I was in TV repair in the early-mid 00’s and would come across sets wired for the Nielsen rating system, a very invasive box that monitored your channel and volume control (ad muting) habits. It was literally hacked into the sets.

    1. Unlike today, when every cable, streaming and satellite box does the same and LG makes more money streaming pop up ads over your content than it does from TV sales. Try to find a non ‘smart’ tv these days. Not to mention every phone eavesdrops on you and serves targeted ads.

    2. Nielsen was a paid service. Nielsen paid you to use a modified TV so that they could collect the ratings.

      Anybody with a Nielsen set knew they were being tracked, and they were paid for being tracked.

      That’s a world of difference to today, where all the manufacturers regard their customers as lab rats to be observed in any way they feel.

  3. If you own or have access to a spectrum analyzer, have a look at devices in your house… learn the LO they would use (10.7 MHz or 21.4 MHz are common), tune the radio to a frequency, and see if you can find the LO and how far away you can still pick it up. WIth a portable Spec A, you can find your clock radio LO from 100′ away (depends on model, etc). Clock radio? OK Boomer…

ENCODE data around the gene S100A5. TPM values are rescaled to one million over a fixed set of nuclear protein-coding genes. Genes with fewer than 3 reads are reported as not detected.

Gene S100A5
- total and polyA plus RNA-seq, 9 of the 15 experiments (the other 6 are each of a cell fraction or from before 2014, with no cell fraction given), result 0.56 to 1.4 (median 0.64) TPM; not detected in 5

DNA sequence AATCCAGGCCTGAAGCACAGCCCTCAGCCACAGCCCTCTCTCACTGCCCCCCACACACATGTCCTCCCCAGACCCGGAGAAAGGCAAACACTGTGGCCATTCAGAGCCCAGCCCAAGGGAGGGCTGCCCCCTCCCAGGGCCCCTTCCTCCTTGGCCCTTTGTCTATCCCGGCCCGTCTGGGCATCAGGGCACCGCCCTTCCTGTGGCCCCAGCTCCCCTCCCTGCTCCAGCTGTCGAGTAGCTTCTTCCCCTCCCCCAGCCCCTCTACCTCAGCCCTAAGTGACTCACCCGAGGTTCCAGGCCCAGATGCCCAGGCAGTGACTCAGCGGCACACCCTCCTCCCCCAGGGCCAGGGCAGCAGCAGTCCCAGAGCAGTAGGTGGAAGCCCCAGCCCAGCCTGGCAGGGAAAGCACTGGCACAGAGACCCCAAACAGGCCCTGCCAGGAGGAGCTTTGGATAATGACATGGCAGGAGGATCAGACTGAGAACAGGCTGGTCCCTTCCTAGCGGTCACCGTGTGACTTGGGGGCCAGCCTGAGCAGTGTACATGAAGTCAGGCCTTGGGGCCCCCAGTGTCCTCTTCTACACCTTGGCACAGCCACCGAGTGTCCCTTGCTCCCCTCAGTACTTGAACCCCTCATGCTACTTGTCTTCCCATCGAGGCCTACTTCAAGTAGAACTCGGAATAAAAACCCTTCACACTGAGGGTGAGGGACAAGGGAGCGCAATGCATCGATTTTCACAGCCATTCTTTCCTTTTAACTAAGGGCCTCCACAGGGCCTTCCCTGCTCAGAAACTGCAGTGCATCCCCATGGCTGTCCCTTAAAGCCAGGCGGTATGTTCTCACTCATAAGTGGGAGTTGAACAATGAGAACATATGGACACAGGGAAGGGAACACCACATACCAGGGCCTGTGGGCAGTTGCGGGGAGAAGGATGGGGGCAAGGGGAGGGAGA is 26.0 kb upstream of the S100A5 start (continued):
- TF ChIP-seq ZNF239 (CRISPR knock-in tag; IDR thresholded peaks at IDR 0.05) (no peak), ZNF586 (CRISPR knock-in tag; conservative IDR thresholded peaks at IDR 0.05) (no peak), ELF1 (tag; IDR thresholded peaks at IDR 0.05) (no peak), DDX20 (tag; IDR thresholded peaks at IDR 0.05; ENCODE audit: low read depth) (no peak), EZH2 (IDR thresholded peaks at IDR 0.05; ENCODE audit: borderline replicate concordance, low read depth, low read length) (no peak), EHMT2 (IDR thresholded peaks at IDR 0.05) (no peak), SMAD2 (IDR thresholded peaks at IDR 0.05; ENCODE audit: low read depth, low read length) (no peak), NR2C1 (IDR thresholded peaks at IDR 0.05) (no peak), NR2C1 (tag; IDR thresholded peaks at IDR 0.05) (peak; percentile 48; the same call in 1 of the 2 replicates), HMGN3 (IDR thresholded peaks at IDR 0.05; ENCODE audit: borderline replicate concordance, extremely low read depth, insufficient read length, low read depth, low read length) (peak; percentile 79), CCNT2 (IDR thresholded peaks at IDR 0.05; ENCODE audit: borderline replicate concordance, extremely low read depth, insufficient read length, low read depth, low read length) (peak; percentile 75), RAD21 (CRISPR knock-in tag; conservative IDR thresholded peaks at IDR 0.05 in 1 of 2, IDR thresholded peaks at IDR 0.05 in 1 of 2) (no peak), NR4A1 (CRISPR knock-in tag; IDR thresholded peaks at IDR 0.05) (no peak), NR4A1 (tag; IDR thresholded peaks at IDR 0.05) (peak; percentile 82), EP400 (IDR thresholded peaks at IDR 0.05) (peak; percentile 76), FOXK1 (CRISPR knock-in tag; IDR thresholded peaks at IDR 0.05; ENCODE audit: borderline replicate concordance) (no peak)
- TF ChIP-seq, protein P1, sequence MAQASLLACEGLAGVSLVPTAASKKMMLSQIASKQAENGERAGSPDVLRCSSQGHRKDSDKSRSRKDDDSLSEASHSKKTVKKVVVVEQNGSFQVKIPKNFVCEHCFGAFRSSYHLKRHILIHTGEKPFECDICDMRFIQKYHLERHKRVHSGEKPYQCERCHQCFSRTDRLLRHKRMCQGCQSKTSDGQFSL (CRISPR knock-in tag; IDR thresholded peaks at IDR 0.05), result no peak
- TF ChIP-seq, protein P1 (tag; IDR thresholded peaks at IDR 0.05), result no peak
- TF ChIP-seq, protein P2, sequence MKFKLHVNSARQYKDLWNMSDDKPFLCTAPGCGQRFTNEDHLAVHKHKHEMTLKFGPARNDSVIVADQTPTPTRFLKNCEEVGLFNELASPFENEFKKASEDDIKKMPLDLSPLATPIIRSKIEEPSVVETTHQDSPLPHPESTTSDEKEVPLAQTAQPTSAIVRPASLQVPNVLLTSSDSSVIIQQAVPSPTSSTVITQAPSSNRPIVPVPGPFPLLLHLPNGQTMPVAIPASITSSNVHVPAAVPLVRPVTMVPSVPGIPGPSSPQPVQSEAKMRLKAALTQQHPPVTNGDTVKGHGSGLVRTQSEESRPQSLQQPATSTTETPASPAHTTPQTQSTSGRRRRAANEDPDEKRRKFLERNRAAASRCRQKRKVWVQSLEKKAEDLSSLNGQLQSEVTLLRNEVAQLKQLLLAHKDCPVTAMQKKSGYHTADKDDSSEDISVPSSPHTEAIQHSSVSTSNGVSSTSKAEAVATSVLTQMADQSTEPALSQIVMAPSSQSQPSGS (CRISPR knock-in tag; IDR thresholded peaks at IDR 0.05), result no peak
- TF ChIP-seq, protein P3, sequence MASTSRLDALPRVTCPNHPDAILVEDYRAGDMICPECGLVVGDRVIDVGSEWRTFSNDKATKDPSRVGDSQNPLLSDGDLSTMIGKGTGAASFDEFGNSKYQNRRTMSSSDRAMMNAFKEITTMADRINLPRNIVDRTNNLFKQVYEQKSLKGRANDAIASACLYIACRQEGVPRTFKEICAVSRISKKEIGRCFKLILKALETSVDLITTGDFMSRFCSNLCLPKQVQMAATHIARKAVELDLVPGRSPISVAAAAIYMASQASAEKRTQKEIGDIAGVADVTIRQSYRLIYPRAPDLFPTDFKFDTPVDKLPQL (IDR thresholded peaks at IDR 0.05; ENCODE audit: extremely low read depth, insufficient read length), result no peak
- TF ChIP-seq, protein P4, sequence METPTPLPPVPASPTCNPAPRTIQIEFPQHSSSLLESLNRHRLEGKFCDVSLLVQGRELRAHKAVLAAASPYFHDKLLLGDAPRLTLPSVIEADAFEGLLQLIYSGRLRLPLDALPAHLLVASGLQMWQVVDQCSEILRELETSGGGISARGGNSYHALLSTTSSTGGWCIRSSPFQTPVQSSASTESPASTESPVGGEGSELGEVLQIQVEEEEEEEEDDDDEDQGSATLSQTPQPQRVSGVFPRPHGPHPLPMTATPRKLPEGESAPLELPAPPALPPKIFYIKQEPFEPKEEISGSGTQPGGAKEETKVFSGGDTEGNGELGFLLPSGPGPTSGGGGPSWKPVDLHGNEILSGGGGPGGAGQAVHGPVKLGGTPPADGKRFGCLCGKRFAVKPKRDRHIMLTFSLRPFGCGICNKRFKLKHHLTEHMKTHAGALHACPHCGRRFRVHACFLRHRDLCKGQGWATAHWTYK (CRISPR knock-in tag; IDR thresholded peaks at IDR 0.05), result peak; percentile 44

4. I’ve no details, but heard of an even simpler service to detect the stations that AM car radios were tuned to. They just placed a box near a street corner and when cars would stop for a light, they sniff out the leaking Local Oscillator frequency. The vast majority of radios used 455KHz IF, so If you if see a certain L.O. frequency, then you know it is offset by 455KHz from the station they are tuned to. Better yet, the customers drive their radios to you!

    Even with limitations, knowing which car radios, in a certain part of town, were tuned to specific stations, had value to advertisers.

    1. I remember hearing that some advertising installed in the mall parking lot boxes with a square antenna on the top and they were used to know which radio stations car radios were tuned on at that moment. This was around 2003-2005 in Florida.

  5. One thing I found interesting is that the antenna on the van is not a wideband yagi like it initially looks but it is a series of simple dipoles properly sized and properly placed in front of the reflector. I am betting this gave them a fair amount of tuning before any amplification was involved. A far cry from today when you look at how SDR’s work.